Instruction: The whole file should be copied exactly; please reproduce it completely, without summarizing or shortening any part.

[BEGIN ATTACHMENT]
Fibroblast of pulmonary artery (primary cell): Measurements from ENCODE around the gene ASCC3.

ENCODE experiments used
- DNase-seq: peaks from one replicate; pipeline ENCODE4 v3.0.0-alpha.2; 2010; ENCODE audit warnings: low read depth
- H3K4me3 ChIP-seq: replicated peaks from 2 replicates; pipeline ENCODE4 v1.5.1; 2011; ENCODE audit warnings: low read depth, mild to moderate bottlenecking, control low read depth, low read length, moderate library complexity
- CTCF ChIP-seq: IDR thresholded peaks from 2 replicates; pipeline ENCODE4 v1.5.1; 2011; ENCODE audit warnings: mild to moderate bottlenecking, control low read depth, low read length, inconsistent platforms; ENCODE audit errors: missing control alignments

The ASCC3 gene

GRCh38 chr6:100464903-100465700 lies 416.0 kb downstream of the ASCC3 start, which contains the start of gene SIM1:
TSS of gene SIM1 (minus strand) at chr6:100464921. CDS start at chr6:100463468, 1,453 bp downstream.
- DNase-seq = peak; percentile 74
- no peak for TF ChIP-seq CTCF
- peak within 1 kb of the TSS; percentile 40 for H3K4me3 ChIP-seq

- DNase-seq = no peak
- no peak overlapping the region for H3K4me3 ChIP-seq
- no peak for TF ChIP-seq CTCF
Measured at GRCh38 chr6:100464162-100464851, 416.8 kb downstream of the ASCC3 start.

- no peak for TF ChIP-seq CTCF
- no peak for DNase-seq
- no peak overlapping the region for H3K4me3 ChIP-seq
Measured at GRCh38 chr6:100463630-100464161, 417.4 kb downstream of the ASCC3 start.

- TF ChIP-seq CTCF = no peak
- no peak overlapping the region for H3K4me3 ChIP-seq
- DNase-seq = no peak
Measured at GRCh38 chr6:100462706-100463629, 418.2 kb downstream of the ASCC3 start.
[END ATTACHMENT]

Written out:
Fibroblast of pulmonary artery (primary cell): Measurements from ENCODE around the gene ASCC3.

ENCODE experiments used
- DNase-seq: peaks from one replicate; pipeline ENCODE4 v3.0.0-alpha.2; 2010; ENCODE audit warnings: low read depth
- H3K4me3 ChIP-seq: replicated peaks from 2 replicates; pipeline ENCODE4 v1.5.1; 2011; ENCODE audit warnings: low read depth, mild to moderate bottlenecking, control low read depth, low read length, moderate library complexity
- CTCF ChIP-seq: IDR thresholded peaks from 2 replicates; pipeline ENCODE4 v1.5.1; 2011; ENCODE audit warnings: mild to moderate bottlenecking, control low read depth, low read length, inconsistent platforms; ENCODE audit errors: missing control alignments

The ASCC3 gene

GRCh38 chr6:100464903-100465700 lies 416.0 kb downstream of the ASCC3 start, which contains the start of gene SIM1:
TSS of gene SIM1 (minus strand) at chr6:100464921. CDS start at chr6:100463468, 1,453 bp downstream.
- DNase-seq = peak; percentile 74
- no peak for TF ChIP-seq CTCF
- peak within 1 kb of the TSS; percentile 40 for H3K4me3 ChIP-seq

- DNase-seq = no peak
- no peak overlapping the region for H3K4me3 ChIP-seq
- no peak for TF ChIP-seq CTCF
Measured at GRCh38 chr6:100464162-100464851, 416.8 kb downstream of the ASCC3 start.

- no peak for TF ChIP-seq CTCF
- no peak for DNase-seq
- no peak overlapping the region for H3K4me3 ChIP-seq
Measured at GRCh38 chr6:100463630-100464161, 417.4 kb downstream of the ASCC3 start.

- TF ChIP-seq CTCF = no peak
- no peak overlapping the region for H3K4me3 ChIP-seq
- DNase-seq = no peak
Measured at GRCh38 chr6:100462706-100463629, 418.2 kb downstream of the ASCC3 start.